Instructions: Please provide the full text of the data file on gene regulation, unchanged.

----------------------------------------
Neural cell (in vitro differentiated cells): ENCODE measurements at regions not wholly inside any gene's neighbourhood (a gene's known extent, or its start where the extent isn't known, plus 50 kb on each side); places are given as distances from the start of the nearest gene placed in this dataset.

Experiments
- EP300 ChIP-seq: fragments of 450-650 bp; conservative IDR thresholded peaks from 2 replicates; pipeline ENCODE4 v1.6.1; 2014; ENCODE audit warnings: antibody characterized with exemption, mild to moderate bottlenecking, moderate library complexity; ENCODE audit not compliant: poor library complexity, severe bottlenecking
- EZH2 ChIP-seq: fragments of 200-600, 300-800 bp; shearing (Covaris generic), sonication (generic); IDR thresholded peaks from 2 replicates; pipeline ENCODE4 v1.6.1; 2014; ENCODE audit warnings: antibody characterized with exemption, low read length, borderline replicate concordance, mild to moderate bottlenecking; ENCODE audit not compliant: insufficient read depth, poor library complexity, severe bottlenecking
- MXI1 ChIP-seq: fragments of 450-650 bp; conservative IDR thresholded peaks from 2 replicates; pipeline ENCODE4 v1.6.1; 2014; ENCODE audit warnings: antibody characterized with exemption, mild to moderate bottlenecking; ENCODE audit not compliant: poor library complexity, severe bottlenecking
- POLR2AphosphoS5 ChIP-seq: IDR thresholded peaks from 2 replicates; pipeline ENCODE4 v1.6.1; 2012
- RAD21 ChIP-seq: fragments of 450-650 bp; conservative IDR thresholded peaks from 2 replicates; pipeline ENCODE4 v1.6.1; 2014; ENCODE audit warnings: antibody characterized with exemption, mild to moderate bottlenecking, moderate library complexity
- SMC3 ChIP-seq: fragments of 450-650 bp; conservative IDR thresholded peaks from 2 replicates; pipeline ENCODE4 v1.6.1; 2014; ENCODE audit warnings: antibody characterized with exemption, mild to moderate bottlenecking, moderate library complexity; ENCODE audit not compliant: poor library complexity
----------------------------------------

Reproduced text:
Neural cell (in vitro differentiated cells): ENCODE measurements at regions not wholly inside any gene's neighbourhood (a gene's known extent, or its start where the extent isn't known, plus 50 kb on each side); places are given as distances from the start of the nearest gene placed in this dataset.

Experiments
- EP300 ChIP-seq: fragments of 450-650 bp; conservative IDR thresholded peaks from 2 replicates; pipeline ENCODE4 v1.6.1; 2014; ENCODE audit warnings: antibody characterized with exemption, mild to moderate bottlenecking, moderate library complexity; ENCODE audit not compliant: poor library complexity, severe bottlenecking
- EZH2 ChIP-seq: fragments of 200-600, 300-800 bp; shearing (Covaris generic), sonication (generic); IDR thresholded peaks from 2 replicates; pipeline ENCODE4 v1.6.1; 2014; ENCODE audit warnings: antibody characterized with exemption, low read length, borderline replicate concordance, mild to moderate bottlenecking; ENCODE audit not compliant: insufficient read depth, poor library complexity, severe bottlenecking
- MXI1 ChIP-seq: fragments of 450-650 bp; conservative IDR thresholded peaks from 2 replicates; pipeline ENCODE4 v1.6.1; 2014; ENCODE audit warnings: antibody characterized with exemption, mild to moderate bottlenecking; ENCODE audit not compliant: poor library complexity, severe bottlenecking
- POLR2AphosphoS5 ChIP-seq: IDR thresholded peaks from 2 replicates; pipeline ENCODE4 v1.6.1; 2012
- RAD21 ChIP-seq: fragments of 450-650 bp; conservative IDR thresholded peaks from 2 replicates; pipeline ENCODE4 v1.6.1; 2014; ENCODE audit warnings: antibody characterized with exemption, mild to moderate bottlenecking, moderate library complexity
- SMC3 ChIP-seq: fragments of 450-650 bp; conservative IDR thresholded peaks from 2 replicates; pipeline ENCODE4 v1.6.1; 2014; ENCODE audit warnings: antibody characterized with exemption, mild to moderate bottlenecking, moderate library complexity; ENCODE audit not compliant: poor library complexity